Going on a safari with a baby is possible… and even fun, believe it or not!
During our time in Mozambique, we had the opportunity to explore a lot of safari, game and national parks through out Mozambique, South Africa, Swaziland, Botswana and Namibia. Below are a few comments based on our experiences of going on a safari with a baby. Note that we’ve been to all of these with our son under 2 years of age, so some of our requirements might be different than yours.
When we did all of these trips, we took malaria pills for Botswana, Mozambique, and Namibia. South Africa and Swaziland were malaria-free at the time, but be sure to check with your travel medicine doctor or a local medical practitioner for the latest health guidelines.
And no matter where you end up going on safari, be sure to read up on traveling with your car seat, so you know what your options are!
Khama Rhino Sanctuary: A lovely little reserve which allows self-driving and has rustic chalets and camp sites within the park. Self-catering and restaurant serving breakfast, lunch and dinner as well as modest camp store available. Our favorite part was going for sunrise and sunset drives to one of the main pans which offered numerous rhino sightings.
Gorongosa: Mozambique’s top safari park which has been undergoing an intensive animal re-introduction program. (This was the subject of a recent PBS documentary.) All guests must stay in the park at either their Montebelo Hotel (previously Girassol) which has a number of cozy hotel rooms, the larger rondavels or at the camp site, all grouped around the swimming pool and main restaurant which has good (i.e. speedy) service and friendly staff. They don’t (yet) allow self-driving, but they did have closed 4x4s in which meant we could still go on safari with a baby (in a car seat!). Sightings included elephant herds and waterbucks, but we were most impressed by the scenery which had more jungle-like vegetation alternating with vast expanses than other parks we’ve been to. We did notice that the animals were more skittish here, running off as soon as they noticed us. They also offer some alternate activities, including a visit to the local community.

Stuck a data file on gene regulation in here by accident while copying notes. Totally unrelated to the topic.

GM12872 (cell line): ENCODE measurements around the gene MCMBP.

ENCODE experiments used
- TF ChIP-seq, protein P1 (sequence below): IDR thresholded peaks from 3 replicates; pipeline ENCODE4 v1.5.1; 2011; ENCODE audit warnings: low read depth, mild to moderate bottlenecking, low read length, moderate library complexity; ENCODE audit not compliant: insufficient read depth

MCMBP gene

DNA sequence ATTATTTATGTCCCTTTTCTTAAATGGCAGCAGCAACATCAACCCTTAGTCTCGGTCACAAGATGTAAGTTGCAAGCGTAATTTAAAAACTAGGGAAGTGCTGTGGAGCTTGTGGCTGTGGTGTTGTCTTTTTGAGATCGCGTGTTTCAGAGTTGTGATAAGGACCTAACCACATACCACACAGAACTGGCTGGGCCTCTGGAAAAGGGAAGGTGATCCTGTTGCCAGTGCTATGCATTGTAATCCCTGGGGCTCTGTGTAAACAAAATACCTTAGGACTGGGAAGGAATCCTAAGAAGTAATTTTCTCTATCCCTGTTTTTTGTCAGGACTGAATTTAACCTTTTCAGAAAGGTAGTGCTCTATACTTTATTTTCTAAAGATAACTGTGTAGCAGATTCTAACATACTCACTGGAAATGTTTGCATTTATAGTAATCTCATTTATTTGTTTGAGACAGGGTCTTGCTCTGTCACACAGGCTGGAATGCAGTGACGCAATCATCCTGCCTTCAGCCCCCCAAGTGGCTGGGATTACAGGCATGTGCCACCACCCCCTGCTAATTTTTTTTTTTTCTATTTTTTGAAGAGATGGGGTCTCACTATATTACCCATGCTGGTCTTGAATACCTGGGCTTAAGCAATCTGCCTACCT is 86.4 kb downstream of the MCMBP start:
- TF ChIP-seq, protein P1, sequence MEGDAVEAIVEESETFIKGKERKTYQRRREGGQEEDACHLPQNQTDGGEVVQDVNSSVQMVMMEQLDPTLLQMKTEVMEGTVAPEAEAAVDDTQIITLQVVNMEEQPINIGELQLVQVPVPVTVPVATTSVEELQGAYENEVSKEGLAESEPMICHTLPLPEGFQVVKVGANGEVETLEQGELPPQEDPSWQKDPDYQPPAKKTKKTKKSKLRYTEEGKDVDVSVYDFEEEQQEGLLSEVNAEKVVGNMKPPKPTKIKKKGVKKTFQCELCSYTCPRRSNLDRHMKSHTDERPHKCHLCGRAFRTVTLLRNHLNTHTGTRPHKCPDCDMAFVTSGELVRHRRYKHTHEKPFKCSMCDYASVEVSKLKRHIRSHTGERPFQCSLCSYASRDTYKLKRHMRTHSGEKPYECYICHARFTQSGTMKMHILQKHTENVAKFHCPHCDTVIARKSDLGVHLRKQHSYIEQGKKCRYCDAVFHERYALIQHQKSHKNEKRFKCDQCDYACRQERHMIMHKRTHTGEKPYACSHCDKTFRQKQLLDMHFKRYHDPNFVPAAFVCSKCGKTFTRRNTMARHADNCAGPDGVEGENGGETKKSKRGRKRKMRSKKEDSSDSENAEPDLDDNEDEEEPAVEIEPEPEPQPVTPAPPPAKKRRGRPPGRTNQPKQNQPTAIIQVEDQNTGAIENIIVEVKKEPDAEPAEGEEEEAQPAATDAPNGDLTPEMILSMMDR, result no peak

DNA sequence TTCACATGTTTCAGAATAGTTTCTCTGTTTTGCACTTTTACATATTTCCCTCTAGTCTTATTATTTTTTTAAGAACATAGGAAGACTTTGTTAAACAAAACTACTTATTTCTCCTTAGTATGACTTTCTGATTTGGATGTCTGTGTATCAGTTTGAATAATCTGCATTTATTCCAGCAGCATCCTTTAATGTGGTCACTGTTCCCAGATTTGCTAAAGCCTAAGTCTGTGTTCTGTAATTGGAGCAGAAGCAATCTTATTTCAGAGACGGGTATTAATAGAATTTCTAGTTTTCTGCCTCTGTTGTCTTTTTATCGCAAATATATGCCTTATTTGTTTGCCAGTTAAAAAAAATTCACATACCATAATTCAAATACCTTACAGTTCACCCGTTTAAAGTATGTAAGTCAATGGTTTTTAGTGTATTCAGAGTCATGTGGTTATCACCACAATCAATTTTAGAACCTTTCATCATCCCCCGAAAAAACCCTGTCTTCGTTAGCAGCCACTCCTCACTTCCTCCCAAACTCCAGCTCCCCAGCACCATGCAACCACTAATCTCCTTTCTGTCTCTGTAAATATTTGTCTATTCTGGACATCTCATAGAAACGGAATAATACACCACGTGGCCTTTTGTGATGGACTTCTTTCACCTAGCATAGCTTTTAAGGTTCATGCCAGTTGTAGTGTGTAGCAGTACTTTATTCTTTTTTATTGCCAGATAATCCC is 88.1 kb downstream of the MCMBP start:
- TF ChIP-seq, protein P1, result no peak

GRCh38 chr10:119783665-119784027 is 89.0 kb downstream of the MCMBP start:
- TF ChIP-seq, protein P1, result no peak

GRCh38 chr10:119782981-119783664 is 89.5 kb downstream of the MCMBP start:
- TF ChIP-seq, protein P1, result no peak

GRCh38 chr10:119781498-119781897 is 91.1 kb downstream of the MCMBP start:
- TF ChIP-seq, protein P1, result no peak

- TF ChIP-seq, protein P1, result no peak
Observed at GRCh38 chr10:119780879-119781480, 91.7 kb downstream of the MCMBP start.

Etosha: Namibia’s best known safari park whose salient characteristic is vast empty salt pans and grassy plains with herds of animals that stretch for kilometers. There are both accommodations inside the park and at several of the gates. (We stayed in a rondavel at the very kid-friendly Onguma Game Reserve just outside the Eastern-most gate.) We did both self drives so we could go on safari with our baby and drives with rangers in open safari jeeps, alternating while the other one stayed with our son as they didn’t take young children. Highlights included spotting some lion romance and cheetahs on the hunt. The roads were mostly gravel, but quite good. We had our Toyota Landcruiser, but you could probably get around the Eastern and Southern parts of the park in a standard car during the dry season.
Vingerklip: We stayed in this private nature reserve while exploring Damaraland in central Namibia. It’s primarily known for its dramatic rock formations but also includes giraffes, oryxes and other antelopes. One of the perks is that it is possible to hike around the park and get closer to the animals, but it’s best to do so early in the day as it gets very hot later on. It has its own lodge on the premises which includes a full-service restaurant as well as the Eagle’s Nest Restaurant atop one of the rock formations which is only open when there are enough guests at the lodge.
Sossussvlei: Not so much a safari park as a natural reserve, Sossussvlei is best known for its dunes, but we did spot a lot of oryxes there as well. We also did a “small five” walking tour in which we climbed around one of the dunes (Simon in a baby carrier) and a guide showed us scorpions, beetles and other creepy crawly creatures. While there are no accommodations or restaurants in the park, we stayed in a tented camp right at the gate which we quite enjoyed… especially as it had a swimming pool.
Depending on how many parks you plan to visit/ how many days you plan to spend in South African Safari Parks, it may be worth it for you to get a SANParks WildCard which gives you a reduction on the entrance fees (some are even free!) and makes going on safari with a baby even more affordable. Some parks will even let you in free with the WildCard. Note that if you are a couple going on safari a with a baby under 2 years old, you should get the couples card and NOT the family card (they don’t exactly make that clear on the website). Also note that Table Mountain in Cape Town is part of the SANParks network, so if that’s on your itinerary, the WildCard may be worth it!
Hluhluwe: Located on the Elephant Coast, Hluhluwe is a top safari destination in South Africa. We drove from St Lucia as it is the closest major game park in the area. As we came in the dry season the landscape was pretty barren, which is typically a good time to see animals gathering around the water holes. However, we did not have much luck the day we were there, although we did have lunch at a great picnic spot in the park overlooking a river where we saw hordes of buffalos as well as antelopes. Some of the other people who were at the same spot managed to glimpse a leopard, but apparently our binoculars were not as strong.